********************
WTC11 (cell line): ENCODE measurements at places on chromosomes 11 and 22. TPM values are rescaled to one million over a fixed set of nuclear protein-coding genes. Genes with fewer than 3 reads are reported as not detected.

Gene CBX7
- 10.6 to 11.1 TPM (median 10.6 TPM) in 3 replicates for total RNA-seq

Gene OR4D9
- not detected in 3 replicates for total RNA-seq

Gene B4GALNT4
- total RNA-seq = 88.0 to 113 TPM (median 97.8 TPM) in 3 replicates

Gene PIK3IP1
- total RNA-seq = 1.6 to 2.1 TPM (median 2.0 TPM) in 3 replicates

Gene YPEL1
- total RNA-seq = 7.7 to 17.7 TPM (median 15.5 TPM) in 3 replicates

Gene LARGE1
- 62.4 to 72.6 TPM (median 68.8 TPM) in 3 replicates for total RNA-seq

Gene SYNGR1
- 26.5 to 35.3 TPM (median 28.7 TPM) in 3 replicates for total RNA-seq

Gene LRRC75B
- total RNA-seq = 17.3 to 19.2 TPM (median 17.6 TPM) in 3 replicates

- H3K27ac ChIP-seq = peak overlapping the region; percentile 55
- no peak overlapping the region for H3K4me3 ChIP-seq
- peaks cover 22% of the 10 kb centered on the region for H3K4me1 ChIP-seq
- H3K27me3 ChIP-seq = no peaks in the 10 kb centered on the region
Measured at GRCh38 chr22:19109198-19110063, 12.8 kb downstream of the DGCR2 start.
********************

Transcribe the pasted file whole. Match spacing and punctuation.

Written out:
WTC11 (cell line): ENCODE measurements at places on chromosomes 11 and 22. TPM values are rescaled to one million over a fixed set of nuclear protein-coding genes. Genes with fewer than 3 reads are reported as not detected.

Gene CBX7
- 10.6 to 11.1 TPM (median 10.6 TPM) in 3 replicates for total RNA-seq

Gene OR4D9
- not detected in 3 replicates for total RNA-seq

Gene B4GALNT4
- total RNA-seq = 88.0 to 113 TPM (median 97.8 TPM) in 3 replicates

Gene PIK3IP1
- total RNA-seq = 1.6 to 2.1 TPM (median 2.0 TPM) in 3 replicates

Gene YPEL1
- total RNA-seq = 7.7 to 17.7 TPM (median 15.5 TPM) in 3 replicates

Gene LARGE1
- 62.4 to 72.6 TPM (median 68.8 TPM) in 3 replicates for total RNA-seq

Gene SYNGR1
- 26.5 to 35.3 TPM (median 28.7 TPM) in 3 replicates for total RNA-seq

Gene LRRC75B
- total RNA-seq = 17.3 to 19.2 TPM (median 17.6 TPM) in 3 replicates

- H3K27ac ChIP-seq = peak overlapping the region; percentile 55
- no peak overlapping the region for H3K4me3 ChIP-seq
- peaks cover 22% of the 10 kb centered on the region for H3K4me1 ChIP-seq
- H3K27me3 ChIP-seq = no peaks in the 10 kb centered on the region
Measured at GRCh38 chr22:19109198-19110063, 12.8 kb downstream of the DGCR2 start.